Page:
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Parties underway around Western University with heavy police presence | CBC News

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Some students were not deterred by warnings to stay home and to not party with gatherings underway in the neighbourhood around Western University in London, Ont. during the school’s homecoming weekend.

The streets around campus, in particular Broughdale Avenue, were filling up with students dressed in purple, the school’s colour, before noon on Saturday. Some small gatherings were taking place on front porches and front lawns.

London Police Service had promised to be visible and that was the case, with dozens of police officers patrolling the area.

Earlier in the week, public health beefed up fines aimed at stopping large gatherings, which could further increase the spread of the delta variant that’s rampant in the community. 

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London’s police chief Steve Williams said officers would be “highly visible” and that was the case starting early Saturday, Sept. 25, 2021. (Rebecca Zandbergen/ CBC News)

The Middlesex-London Health Unit (MLHU) capped private parties to 25 people inside and 100 people outside, with fines starting at $750 per person. 

Police said early Saturday that no one had been fined, with students so far respecting the rules around gathering. 

“We’re seeing some increased activity around Broughdale,” said Cst. Scott Mandich. “Right now we have police, EMS and city bylaw officers on the scene.”  

The call for calm also comes a week after thousands of students called for more safety on campus and an end to sexual violence. That call came after a weekend of heavy drinking and allegations of reports of sexual assault. 

“I understand what they’re saying but we’re going to chill. We’re not going to be a public nuisance,” said student Carmen Singh who had an outdoor bar set up at his friend’s house on Broughdale.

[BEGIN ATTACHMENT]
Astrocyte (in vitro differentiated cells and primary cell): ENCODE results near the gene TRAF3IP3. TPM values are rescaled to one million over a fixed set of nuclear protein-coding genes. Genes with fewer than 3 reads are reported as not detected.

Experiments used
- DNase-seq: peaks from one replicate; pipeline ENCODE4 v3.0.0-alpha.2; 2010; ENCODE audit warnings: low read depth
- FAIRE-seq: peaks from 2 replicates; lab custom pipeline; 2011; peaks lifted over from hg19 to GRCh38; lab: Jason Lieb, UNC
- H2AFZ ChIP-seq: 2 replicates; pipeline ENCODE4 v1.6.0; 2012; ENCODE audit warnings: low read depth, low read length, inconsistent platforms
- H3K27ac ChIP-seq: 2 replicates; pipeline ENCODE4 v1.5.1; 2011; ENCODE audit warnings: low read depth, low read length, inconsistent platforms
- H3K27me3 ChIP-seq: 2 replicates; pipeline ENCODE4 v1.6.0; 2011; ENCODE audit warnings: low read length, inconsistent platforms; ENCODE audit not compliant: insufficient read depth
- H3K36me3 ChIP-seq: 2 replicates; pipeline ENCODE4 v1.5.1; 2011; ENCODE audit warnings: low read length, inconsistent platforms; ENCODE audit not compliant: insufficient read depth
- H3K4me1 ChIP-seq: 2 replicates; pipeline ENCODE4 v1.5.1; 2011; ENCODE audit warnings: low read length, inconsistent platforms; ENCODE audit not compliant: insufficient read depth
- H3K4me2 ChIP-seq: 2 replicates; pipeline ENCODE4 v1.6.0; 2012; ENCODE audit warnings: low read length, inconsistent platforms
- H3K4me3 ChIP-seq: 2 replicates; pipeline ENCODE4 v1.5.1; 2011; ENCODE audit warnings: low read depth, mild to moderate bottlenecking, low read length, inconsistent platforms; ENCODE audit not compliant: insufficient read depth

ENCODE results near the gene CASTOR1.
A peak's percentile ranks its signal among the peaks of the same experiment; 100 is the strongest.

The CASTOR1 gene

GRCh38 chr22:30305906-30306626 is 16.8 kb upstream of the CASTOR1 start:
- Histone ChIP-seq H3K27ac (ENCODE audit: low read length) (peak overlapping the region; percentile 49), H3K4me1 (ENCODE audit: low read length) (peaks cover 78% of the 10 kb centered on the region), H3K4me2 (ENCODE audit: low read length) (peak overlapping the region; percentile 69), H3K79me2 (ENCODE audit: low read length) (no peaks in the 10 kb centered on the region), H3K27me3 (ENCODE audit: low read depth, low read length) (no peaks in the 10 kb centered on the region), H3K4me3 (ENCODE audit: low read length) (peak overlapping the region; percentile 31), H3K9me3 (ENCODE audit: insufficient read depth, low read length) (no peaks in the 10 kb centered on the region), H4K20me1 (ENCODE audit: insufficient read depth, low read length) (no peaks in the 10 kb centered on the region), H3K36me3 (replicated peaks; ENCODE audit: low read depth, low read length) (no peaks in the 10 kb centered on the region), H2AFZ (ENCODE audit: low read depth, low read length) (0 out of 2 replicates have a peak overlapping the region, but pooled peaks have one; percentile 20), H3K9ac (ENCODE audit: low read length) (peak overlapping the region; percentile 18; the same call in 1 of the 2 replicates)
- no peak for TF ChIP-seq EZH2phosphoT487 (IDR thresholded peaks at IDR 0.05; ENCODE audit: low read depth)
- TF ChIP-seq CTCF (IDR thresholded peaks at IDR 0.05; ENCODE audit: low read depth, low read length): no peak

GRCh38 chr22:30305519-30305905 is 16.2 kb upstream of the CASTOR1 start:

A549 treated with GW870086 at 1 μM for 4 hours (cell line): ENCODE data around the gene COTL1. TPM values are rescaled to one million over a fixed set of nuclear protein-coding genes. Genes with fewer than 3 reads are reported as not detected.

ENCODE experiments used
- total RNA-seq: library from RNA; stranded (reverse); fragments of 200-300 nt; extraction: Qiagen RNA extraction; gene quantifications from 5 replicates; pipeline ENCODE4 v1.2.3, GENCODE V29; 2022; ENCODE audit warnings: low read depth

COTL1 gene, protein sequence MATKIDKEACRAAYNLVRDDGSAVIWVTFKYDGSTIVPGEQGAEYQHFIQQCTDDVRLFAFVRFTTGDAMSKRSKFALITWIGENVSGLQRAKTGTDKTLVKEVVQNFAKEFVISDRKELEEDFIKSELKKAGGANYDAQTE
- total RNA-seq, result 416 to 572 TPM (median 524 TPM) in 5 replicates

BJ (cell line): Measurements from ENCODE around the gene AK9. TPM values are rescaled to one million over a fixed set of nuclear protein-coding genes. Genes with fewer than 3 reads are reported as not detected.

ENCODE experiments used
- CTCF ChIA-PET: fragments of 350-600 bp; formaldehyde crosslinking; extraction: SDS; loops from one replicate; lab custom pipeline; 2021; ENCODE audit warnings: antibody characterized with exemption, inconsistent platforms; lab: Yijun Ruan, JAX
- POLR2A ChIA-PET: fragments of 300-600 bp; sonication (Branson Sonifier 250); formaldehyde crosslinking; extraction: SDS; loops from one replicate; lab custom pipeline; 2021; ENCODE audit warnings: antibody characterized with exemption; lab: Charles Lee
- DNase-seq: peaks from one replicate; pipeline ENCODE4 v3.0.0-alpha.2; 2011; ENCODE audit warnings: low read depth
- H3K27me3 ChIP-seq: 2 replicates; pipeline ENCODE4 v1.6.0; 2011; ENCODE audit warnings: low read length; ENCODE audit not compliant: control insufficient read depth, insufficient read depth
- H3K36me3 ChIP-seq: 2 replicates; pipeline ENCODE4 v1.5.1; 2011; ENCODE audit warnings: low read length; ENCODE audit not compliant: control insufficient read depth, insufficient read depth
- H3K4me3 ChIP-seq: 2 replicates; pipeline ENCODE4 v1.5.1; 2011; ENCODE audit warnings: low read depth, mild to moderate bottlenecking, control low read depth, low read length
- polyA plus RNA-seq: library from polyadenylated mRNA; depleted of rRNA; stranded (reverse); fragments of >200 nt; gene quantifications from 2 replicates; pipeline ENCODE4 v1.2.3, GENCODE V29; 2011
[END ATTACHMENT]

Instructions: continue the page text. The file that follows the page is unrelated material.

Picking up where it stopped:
Some students had bed sheets spray painted with messages hanging outside of houses. One said “Western Daddies drink here FREE.” Another said, “Our Roomate is a Ginger. Pls help.” 

“I’m here having fun and living the college experience,” said first-year student Elise who lives on campus and was walking with her friends on Broughdale.

When asked about safety concerns, following a week that saw the entire school community take a hard look at bro-culture, the occurrence of sexual assaults on campus and the safety of all students, Elise said it is on her mind.    

“I have a cup with a lid on it and I know what’s going into my drinks. I’m with a good group of girls and I’m taking all the precautions,” she said. 

Some student houses had signs hanging out front, like this one that calls for help for a roomate who is “a ginger”. (Rebecca Zandbergen/ CBC News)

Earlier this month, Western warned students to not party, or else the entire year could be compromised if outbreaks occurred. The university does not make the number of COVID cases on campus public, but this week it told CBC London that there have been six cases identified so far this year. 

On Friday, there were 204 active COVID-19 cases in Middlesex London and 11 people in hospital. 

“The continued threat of COVID-19, violence and personal safety are reasons we are asking our students to choose to avoid unsanctioned mass gatherings,” said Chris Alleyne, a university vice-president, earlier this week.

“We ask that they keep their circles small, be with friends they trust and show respect and care for each other, and for the London community.”

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